Please find below the notes from GAM’s Weekly Investment Meeting on 6 June 2018 – this week’s speaker was Tim Haywood, commenting on recent events in Italy and the likely effect of the ECB ending its QE programme.
Friday, June 08, 2018
Absolute return fixed income
May was shaken by a sequence of events across a number of countries: Argentina, Turkey, Brazil and perhaps most memorably Italy, which towards the end of the month had a dramatic widening of spreads relative to bunds, particularly at the short end. That created ripples across markets, with the widening of spreads being faster than that seen in 2011 but not as deep, having moved around a third of the distance seen back then.
In our view, Italy is not a long-term buy for bond holders at present, although it can still have periods when it will rally. We have used recent shocks as an opportunity to top up a few areas. One economist said of Italy: “It’s a fine economy with the wrong currency” and it is notable that the capital stock in Italy has declined 10% in the last seven years, while at the same time it has grown by 21% in Germany. Italian productivity is quite impressive, but that alone is not a long-term solution for the country. Looking at nominal GDP, which is important when it comes to paying your debt, Italian nominal GDP is 5.4% smaller than it was 10 years ago and only 6.5% bigger than it was in 1999. With a debt-to-GDP of 132% and a current 10-year yield of 2.9%, Italy will require nominal growth going forward of around 3.8% just to keep its debt-to-GDP stable; over the last five years it has managed just 1.6%. We have had little to no exposure to Italy in our portfolio, and in particular almost no positions in Italian banks on the view that the ramifications have not yet fully played out.
Looking at markets as a whole for the year so far, a number of its constituents, such as investment grade credit and treasuries, have disappointed. There have been no major asset class moves that with hindsight one would like to have caught. Over the same period equities have been far more volatile but have delivered a similar level of return, so it is not just bonds which have been treading water.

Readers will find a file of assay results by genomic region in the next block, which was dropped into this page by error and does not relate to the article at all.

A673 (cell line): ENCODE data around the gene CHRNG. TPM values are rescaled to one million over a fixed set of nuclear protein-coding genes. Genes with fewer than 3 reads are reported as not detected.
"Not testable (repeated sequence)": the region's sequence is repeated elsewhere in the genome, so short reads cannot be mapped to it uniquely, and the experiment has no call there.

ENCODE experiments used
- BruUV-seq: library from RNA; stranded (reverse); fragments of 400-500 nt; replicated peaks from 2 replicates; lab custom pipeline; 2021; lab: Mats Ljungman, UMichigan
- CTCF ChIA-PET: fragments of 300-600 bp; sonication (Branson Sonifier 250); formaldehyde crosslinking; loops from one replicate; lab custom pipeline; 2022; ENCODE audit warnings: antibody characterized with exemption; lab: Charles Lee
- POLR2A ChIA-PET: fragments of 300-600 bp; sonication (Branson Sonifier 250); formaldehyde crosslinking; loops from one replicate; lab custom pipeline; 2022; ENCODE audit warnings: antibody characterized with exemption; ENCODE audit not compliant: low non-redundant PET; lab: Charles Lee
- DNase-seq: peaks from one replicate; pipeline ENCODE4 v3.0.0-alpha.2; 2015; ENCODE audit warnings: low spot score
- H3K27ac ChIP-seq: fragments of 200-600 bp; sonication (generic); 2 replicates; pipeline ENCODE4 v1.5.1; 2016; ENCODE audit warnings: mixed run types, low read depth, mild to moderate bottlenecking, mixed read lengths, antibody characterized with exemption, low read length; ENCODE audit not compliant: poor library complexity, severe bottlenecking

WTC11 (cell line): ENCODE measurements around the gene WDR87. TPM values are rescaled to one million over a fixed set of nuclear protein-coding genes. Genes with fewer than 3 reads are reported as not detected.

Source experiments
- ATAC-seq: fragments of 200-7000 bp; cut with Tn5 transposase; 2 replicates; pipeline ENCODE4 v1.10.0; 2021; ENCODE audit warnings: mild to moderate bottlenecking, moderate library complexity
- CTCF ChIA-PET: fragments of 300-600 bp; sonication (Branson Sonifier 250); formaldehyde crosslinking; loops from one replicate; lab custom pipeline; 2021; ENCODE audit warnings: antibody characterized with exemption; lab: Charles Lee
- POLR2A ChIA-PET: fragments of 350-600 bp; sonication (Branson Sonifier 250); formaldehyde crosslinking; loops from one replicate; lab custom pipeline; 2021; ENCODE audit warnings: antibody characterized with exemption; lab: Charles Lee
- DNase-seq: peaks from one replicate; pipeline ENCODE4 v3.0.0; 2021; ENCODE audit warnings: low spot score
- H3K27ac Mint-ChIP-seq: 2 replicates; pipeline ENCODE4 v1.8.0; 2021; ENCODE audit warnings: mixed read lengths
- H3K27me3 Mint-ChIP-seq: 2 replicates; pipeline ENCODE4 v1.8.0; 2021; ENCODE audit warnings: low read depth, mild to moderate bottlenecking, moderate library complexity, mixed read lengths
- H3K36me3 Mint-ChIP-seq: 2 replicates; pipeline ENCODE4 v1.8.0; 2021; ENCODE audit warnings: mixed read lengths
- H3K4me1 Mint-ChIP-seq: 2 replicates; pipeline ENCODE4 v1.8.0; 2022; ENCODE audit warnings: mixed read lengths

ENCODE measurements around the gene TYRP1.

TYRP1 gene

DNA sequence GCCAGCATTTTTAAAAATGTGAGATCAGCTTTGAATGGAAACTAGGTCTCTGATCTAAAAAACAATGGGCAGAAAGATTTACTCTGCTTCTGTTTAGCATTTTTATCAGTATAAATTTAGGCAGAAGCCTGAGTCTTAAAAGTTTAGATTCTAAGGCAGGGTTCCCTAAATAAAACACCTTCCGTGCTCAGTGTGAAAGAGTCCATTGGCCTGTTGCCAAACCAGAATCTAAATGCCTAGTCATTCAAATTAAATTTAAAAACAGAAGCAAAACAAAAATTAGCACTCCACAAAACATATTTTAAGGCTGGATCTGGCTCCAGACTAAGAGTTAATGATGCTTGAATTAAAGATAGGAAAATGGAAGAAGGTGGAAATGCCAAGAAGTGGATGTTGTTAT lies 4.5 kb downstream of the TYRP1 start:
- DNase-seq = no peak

So it has been a period of five or six months of disappointments for economists. Shocks and surprises are based on the outcomes relative to the expectations put by economists. Those can range from a positive outcome, where economists were mildly optimistic, to disappointments. Since November economists have perhaps become overexcited about the level of growth, however the heavy winter in the Northern hemisphere caused quite a decline across the world in the level of economic activity. More recently that has bounced back, mostly in the US but also in Asia. Europe has been a notable laggard, with more of a stagflationary backdrop; inflation is reasonably consistent and persistent, but the growth numbers are rather disappointing. Wages in both public and private sectors in Europe are quite robust but the growth is not coming through – so, at the margin, the return is to labour rather than capital. That remains something of a concern for the European bond market.
A further concern is the fact we now know the June meeting of the ECB will be discussing the end of quantitative easing (QE). Peter Praet, one of the key advisers to the council, has started to say the inflation mandate is being met and that one of the reasons why the ECB can contemplate stopping buying bonds altogether is that inflation target is getting close to what it wants to achieve. That would also be politically helpful for the Northern Europeans, who would no longer be obliged to buy Italian debt in ever greater size.
When QE does end, real yields (the level of yield minus future inflation) could become appealing. European bond yields are still low compared with inflation; we expect that yield measure to rise, which would be bad news for the price of bonds. The ripples from the Italian story extended beyond just Southern Europe, with the UK interest rate curve moving in lockstep despite no obvious reason why it should.
Volatility remains at a low level, although the outlook for the UK is troubled by a political logjam on Brexit. This low volatility provides an opportunity to rebuild some optionality against rising yields, particularly in the UK.
Within emerging market (EM) debt Brazil performed well in 2016 and 2017, but the recent shocks in the shape of the truckers strike, ongoing political problems and still quite low growth have caused a remarkable steepening between one-year and five-year rates, which presents an opportunity.
In recent months, and particularly in May, we have seen some distressed and semi-distressed assets in the financials sector in Europe. FX differentials can also achieve positive carry from bonds with negative yields depending if the destination currency has relatively high interest rates.
In our view, coupons on corporate bonds should be safe this year; we do not anticipate a significant number of defaults. Corporate bond prices could still come under pressure, but returns can be supported by income. The real skill is trying to ensure any capital changes are captured in a positive way.
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